Clinical Features

The clinical presentation of TCA toxicity varies tremendously from mild antimuscarinic symptoms to severe cardiotoxicity secondary to sodium channel blockade. In up to 70 percent of TCA poisonings, coingested drugs also are involved, and the additional toxicity from these coingestants should be considered when evaluating these patients. Antimuscarinic symptoms commonly serve as markers for TCA toxicity (e.g., dry mouth and axillae, sinus tachycardia), but they alone are rarely responsible for patient fatalities. Moreover, antimuscarinic symptoms are not uniformly present in TCA toxicity. As an example, sinus tachycardia is the most frequent dysrhythmia noted in TCA toxicity, but it is only present in approximately 70 percent of symptomatic patients. Altered mental status is the most common symptom reported following TCA exposure.

Mild to moderate TCA toxicity may present as drowsiness, confusion, slurred speech, ataxia, dry mucous membranes and axilla, sinus tachycardia, urinary retention, myoclonus, and hyperreflexia. Antimuscarinic syndrome is classically associated with decreased bowel tones and ileus. However, bowel function is fairly resistant to inhibition and active bowel sounds can be present even in seriously ill patients. Therefore, the presence of active bowel tones does not rule out the possibility of antimuscarinic syndrome. Mild hypertension is observed occasionally and rarely requires treatment. Nontolerant individuals occasionally develop coma and respiratory depression after relatively small overdoses without obvious peripheral antimuscarinic effects and without QRS widening. Overflow urinary incontinence may be mistaken for normal micturition in pediatric (diaper-dependent) patients.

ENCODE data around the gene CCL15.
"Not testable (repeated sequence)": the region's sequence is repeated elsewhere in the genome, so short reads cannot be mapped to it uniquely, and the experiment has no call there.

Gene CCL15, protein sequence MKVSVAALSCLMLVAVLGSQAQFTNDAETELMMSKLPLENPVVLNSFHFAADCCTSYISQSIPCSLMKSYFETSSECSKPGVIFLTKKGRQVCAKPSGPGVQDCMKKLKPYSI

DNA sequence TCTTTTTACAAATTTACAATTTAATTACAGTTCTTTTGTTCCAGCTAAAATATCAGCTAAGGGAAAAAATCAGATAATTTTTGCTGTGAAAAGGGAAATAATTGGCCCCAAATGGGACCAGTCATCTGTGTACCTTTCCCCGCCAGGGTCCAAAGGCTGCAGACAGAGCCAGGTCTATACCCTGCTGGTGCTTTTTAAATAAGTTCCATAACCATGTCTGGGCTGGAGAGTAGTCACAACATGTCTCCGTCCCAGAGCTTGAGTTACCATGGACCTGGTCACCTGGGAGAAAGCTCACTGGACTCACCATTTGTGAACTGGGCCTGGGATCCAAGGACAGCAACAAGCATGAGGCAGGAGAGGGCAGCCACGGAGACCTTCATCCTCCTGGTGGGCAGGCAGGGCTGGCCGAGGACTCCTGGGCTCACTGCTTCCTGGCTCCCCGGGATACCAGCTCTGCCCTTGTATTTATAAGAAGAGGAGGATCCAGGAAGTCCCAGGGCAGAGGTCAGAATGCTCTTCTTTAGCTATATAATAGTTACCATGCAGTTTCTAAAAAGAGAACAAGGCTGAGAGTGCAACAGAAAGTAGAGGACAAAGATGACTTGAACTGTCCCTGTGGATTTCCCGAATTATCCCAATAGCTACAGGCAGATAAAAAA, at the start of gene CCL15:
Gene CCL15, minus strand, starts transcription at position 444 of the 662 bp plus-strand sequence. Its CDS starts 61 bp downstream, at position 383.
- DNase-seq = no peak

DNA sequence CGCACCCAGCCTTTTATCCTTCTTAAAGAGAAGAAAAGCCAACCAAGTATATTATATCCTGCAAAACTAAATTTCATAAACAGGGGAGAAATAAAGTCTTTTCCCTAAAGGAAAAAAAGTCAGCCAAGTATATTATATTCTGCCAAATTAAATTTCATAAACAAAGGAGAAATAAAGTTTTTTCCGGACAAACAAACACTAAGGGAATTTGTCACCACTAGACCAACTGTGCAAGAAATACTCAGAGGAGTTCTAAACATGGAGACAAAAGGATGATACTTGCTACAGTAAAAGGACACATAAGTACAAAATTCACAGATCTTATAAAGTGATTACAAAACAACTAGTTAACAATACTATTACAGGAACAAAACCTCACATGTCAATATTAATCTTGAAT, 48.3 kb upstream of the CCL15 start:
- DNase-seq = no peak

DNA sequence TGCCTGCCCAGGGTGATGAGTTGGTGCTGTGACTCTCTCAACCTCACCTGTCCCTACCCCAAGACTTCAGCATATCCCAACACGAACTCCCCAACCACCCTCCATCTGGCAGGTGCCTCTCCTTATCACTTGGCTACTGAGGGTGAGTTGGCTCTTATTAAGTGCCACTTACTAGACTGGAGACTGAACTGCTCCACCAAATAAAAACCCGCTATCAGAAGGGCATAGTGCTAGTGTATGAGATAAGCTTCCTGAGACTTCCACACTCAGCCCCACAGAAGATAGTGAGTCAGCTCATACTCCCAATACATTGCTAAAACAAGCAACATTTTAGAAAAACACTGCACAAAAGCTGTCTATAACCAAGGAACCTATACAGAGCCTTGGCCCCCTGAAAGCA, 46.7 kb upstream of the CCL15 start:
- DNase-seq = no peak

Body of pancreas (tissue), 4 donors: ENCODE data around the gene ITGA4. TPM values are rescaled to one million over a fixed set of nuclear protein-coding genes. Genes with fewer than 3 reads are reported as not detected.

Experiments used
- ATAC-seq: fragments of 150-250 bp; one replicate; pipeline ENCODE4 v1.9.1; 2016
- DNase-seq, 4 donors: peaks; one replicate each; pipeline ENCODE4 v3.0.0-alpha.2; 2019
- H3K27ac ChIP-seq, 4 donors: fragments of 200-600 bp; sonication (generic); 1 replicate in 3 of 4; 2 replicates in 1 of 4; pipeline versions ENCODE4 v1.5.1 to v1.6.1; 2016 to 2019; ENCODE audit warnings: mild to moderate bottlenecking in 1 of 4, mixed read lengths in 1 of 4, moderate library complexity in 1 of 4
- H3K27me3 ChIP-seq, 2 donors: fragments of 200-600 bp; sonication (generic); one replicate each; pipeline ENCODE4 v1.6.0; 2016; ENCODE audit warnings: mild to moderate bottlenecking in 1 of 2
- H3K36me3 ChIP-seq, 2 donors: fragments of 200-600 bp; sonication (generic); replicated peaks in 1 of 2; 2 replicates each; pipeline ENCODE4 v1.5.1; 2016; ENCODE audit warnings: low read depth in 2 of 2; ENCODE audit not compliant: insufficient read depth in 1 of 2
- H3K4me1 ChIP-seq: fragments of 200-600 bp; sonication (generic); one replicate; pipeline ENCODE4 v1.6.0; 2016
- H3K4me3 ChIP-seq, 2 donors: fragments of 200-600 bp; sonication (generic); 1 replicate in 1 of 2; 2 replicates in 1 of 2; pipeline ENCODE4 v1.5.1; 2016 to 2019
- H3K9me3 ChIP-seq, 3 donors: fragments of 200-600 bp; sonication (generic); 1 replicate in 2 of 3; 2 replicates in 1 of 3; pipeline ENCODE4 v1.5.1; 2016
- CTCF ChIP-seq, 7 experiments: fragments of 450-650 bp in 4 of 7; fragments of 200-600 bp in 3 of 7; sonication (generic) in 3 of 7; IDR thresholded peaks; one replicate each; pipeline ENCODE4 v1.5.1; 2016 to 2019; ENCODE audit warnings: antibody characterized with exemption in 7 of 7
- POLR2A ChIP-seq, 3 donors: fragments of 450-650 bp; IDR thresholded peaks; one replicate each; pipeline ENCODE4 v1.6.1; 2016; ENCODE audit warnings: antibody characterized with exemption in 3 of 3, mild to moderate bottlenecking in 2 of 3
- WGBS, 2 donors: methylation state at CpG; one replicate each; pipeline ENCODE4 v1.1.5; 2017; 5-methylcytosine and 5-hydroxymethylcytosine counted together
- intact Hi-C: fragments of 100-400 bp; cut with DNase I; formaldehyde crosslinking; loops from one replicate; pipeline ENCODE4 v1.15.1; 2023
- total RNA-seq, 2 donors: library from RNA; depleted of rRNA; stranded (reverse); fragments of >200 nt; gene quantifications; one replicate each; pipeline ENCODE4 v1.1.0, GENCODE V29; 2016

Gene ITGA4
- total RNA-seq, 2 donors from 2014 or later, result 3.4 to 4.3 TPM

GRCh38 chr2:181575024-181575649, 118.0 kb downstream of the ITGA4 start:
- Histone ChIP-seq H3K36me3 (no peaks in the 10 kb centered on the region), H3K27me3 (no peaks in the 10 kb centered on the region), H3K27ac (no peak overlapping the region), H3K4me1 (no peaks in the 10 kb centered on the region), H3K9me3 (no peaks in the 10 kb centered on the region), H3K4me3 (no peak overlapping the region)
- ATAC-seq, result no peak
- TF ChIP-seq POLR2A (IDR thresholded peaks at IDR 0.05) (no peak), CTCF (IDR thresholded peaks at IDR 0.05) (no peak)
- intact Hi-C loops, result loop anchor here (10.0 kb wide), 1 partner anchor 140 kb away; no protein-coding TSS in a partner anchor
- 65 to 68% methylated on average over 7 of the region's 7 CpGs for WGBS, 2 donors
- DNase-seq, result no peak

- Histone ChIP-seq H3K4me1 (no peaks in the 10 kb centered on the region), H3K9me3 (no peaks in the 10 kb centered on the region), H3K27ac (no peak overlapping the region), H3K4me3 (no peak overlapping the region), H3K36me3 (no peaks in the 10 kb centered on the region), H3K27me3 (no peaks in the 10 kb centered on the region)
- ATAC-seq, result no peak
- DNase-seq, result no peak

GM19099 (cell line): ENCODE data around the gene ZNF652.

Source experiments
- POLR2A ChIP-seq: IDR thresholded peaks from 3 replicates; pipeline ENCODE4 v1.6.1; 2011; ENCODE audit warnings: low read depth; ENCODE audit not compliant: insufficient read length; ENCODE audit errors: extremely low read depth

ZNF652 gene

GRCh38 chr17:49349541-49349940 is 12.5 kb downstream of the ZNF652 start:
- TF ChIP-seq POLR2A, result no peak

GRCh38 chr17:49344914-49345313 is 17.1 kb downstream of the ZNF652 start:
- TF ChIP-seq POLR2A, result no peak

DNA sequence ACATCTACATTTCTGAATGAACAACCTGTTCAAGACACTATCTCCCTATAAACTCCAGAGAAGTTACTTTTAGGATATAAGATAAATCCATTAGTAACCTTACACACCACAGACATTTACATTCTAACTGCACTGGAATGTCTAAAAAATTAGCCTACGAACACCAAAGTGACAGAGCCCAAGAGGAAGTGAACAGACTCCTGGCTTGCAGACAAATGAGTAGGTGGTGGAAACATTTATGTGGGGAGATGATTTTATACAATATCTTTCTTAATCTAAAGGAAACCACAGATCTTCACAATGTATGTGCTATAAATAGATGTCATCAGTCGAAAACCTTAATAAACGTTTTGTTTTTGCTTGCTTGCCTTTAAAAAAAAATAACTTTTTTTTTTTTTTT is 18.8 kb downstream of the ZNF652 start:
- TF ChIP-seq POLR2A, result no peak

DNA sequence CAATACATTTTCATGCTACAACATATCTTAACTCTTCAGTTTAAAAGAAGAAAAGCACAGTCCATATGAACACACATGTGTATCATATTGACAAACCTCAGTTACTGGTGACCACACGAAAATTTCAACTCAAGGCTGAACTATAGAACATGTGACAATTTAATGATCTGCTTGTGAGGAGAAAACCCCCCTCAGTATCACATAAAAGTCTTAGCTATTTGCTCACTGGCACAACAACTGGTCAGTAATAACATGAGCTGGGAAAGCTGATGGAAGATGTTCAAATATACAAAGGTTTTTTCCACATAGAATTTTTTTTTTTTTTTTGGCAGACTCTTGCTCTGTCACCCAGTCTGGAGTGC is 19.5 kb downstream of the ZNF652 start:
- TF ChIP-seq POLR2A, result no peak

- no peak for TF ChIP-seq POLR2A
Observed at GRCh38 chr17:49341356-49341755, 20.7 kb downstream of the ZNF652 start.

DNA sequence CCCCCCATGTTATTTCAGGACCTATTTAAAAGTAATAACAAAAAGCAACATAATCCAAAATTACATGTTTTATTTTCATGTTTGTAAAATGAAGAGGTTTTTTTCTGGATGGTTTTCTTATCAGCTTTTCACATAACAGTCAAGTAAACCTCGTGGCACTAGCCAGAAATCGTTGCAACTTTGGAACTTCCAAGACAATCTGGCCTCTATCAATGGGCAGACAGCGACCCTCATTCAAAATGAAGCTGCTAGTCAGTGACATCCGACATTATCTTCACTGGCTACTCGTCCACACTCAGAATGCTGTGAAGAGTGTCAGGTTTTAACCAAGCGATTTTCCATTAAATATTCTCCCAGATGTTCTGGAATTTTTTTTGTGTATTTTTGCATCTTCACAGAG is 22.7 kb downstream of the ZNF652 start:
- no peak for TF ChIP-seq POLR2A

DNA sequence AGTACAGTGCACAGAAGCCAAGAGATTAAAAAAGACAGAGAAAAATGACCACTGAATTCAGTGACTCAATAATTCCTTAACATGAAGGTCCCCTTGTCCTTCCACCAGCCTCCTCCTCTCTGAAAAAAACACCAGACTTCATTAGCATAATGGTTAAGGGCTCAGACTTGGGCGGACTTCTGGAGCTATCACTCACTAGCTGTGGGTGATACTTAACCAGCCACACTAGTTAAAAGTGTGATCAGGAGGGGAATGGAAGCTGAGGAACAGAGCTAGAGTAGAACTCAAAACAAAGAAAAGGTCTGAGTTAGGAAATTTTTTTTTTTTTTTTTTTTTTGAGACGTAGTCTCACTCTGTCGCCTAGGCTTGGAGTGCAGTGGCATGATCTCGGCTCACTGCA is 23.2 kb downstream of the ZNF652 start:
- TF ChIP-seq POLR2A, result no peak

Serious toxicity is almost always seen within 6 h of major TCA ingestion and consists of the following symptoms: coma, cardiac conduction delays, supraventricular tachycardia, hypotension, respiratory depression, premature ventricular beats, ventricular tachycardia, and seizures. 8 Secondary complications from serious toxicity include aspiration pneumonia, anoxic encephalopathy, hyperthermia, and rhabdomyolysis. Pulmonary edema is a well-recognized complication of TCA overdose. Seizures are usually generalized and brief in duration. The exception to this rule is seen in amoxapine and maprotiline overdoses. These agents can cause status epilepticus. Amoxapine seizures commonly occur without corresponding QRS widening.

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